In one study, healthy men took 500-1250 mg/kg of Leucine (45.4 – 114 g for 200lb guy) which caused an increase in ammonia in the body.   Therefore, the upper limit was then set at 500mg/kg.

Valine

Of the 3 BCAAs, Valine is the red headed step child.  Studies isolating Valine are not as common as Leucine and Isoleucine, so there is little known about it.

What we do know is Valine can be converted to glucose in the liver and the the energy source of the BCAA group as well as stimulating protein synthesis (less effective at this then Leucine).

What I found particularly interesting, Valine and tryptophan compete for the same receptors in the brain.  Yes, the same tryptophan that makes you sleepy on Thanksgiving makes you tired after a workout.  When you exercise, tryptophan is released in large amounts.  Tryptophan is then converted to serotonin in the brain.  Serotonin regulates signal intensity.  Serotonin is the volume on your TV.  Higher the volume = more signal.  High levels of serotonin can lead to the fatigued feeling.  So by taking Valine, you can lower then tryptophan that is converted to serotonin and increase the amount you can workout before you throw in the towel.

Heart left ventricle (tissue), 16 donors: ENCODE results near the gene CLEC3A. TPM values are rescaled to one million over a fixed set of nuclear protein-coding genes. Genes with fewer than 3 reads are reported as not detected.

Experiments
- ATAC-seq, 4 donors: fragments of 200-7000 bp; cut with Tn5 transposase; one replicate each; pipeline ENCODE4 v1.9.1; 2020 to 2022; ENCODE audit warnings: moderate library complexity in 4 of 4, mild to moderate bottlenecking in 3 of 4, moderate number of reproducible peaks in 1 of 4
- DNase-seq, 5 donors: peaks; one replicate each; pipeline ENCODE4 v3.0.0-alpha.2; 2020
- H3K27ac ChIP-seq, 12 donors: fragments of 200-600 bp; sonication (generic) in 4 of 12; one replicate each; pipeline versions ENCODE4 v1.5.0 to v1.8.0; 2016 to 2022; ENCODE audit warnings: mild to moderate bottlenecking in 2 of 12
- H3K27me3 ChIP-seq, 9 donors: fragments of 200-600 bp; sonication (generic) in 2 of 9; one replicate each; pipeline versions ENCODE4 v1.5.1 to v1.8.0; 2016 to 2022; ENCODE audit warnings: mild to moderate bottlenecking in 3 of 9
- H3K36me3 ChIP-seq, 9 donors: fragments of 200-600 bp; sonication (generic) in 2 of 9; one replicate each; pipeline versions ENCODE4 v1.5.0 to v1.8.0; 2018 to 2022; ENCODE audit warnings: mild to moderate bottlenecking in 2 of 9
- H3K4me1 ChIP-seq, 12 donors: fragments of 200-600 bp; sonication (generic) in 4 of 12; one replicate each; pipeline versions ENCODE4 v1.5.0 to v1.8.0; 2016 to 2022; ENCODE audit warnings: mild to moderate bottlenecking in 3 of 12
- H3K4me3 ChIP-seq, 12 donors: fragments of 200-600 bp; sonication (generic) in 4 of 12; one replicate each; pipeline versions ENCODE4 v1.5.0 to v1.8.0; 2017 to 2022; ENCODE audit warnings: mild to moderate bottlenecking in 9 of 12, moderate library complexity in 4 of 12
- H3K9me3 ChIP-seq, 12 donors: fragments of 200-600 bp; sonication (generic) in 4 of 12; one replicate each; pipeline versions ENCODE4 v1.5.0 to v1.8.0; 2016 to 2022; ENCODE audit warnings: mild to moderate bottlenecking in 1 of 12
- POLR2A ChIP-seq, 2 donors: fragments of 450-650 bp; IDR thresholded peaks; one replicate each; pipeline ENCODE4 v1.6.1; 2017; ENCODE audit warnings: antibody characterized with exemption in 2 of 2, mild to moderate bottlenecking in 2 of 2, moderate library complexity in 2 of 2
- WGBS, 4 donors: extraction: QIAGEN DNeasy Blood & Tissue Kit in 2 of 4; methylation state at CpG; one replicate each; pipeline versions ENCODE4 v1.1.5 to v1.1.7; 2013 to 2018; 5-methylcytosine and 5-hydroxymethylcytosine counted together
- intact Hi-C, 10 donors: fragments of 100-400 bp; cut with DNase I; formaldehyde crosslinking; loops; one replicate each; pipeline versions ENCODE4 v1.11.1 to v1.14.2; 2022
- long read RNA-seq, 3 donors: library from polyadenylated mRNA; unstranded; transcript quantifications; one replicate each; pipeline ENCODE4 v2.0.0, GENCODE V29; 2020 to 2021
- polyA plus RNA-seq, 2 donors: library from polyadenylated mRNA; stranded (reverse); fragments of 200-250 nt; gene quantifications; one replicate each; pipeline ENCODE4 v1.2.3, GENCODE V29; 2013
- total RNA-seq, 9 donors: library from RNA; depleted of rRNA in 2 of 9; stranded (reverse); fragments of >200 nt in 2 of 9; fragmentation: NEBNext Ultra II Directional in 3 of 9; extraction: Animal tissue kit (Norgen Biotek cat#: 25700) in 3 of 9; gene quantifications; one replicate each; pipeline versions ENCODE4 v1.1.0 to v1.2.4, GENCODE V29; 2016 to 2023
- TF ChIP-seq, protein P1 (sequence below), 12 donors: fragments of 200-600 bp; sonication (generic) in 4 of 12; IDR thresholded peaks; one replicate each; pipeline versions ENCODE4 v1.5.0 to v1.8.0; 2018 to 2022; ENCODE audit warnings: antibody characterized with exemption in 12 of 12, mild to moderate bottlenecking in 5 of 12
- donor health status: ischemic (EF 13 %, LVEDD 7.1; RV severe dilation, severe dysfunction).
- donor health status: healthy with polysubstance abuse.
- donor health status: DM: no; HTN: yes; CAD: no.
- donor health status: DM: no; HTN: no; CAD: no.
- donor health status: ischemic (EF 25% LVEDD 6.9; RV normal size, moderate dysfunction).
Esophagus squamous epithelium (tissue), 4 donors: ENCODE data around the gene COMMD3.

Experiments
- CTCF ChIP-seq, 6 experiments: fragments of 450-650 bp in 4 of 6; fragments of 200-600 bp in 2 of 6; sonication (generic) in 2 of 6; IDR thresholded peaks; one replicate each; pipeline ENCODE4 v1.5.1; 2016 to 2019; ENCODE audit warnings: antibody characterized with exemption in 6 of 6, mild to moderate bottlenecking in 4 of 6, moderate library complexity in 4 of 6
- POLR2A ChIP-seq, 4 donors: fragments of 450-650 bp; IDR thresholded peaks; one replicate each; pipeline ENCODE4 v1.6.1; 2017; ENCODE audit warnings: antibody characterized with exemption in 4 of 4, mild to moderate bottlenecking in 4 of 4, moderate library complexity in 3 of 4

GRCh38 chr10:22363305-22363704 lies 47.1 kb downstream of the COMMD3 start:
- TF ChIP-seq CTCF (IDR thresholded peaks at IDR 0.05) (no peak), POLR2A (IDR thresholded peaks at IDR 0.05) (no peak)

There hasn’t been an effective dosage found yet for Valine.  Like I said the red headed stepchild.

Aim for 1g of Valine in your BCAAs.  Any less than this can work against you in slowing down tryptophan.

Isoleucine

Isoleucine promotes glucose uptake and consumption.  Basically, it helps transport glucose to to the cells for use rather than storage (stored glucose turns to fat).  It can also be converted to glucose if needed.

Isoleucine along with Valine are used for energy by the muscle cells which spare the muscle themselves.  Ideal if you are training in a fasted state.   Since it can be used for energy, Isoleucine increases muscle endurance.